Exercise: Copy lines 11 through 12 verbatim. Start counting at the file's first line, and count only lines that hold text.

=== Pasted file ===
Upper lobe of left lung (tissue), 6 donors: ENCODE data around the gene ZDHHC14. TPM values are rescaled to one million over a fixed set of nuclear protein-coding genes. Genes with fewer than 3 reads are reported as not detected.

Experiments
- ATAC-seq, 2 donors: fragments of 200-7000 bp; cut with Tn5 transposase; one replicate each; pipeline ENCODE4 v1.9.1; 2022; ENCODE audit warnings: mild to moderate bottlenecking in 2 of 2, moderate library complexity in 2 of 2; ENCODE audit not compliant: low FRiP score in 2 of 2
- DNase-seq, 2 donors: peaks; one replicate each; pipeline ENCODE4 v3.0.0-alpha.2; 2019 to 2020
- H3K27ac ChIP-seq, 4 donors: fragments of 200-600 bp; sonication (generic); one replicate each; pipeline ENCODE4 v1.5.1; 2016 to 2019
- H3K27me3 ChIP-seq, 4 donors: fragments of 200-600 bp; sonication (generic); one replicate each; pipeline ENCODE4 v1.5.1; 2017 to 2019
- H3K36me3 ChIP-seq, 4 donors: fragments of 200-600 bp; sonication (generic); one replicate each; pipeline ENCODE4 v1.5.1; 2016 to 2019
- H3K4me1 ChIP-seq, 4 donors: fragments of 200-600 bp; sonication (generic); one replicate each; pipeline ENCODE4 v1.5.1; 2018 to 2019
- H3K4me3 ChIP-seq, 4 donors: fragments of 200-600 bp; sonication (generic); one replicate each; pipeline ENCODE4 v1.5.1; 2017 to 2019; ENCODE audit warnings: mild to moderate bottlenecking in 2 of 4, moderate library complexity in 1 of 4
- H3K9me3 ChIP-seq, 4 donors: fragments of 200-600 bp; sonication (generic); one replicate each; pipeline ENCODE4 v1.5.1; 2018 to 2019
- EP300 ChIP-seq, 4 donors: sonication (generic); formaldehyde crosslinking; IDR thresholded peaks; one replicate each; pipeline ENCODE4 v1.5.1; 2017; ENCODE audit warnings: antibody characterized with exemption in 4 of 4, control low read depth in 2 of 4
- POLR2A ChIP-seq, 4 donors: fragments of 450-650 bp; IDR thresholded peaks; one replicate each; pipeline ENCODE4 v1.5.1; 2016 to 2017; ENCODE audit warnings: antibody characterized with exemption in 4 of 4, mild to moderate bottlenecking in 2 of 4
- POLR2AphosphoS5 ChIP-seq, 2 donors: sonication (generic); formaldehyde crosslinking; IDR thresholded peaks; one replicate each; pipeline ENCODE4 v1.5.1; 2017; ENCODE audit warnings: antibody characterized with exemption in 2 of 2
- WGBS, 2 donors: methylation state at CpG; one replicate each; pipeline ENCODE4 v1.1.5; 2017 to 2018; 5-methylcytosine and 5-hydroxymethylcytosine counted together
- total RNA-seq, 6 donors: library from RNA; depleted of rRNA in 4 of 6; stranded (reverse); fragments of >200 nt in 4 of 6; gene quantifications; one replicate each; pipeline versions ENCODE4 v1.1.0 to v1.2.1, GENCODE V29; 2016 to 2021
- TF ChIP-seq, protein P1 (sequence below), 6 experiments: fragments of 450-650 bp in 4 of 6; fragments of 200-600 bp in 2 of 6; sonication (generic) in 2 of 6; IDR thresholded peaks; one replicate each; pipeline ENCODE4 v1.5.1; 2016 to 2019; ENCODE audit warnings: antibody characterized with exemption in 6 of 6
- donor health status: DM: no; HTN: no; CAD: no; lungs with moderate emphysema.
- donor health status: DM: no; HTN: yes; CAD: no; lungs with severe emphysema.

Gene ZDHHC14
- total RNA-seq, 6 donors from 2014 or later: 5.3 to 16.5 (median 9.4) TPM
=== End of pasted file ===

- EP300 ChIP-seq, 4 donors: sonication (generic); formaldehyde crosslinking; IDR thresholded peaks; one replicate each; pipeline ENCODE4 v1.5.1; 2017; ENCODE audit warnings: antibody characterized with exemption in 4 of 4, control low read depth in 2 of 4
- POLR2A ChIP-seq, 4 donors: fragments of 450-650 bp; IDR thresholded peaks; one replicate each; pipeline ENCODE4 v1.5.1; 2016 to 2017; ENCODE audit warnings: antibody characterized with exemption in 4 of 4, mild to moderate bottlenecking in 2 of 4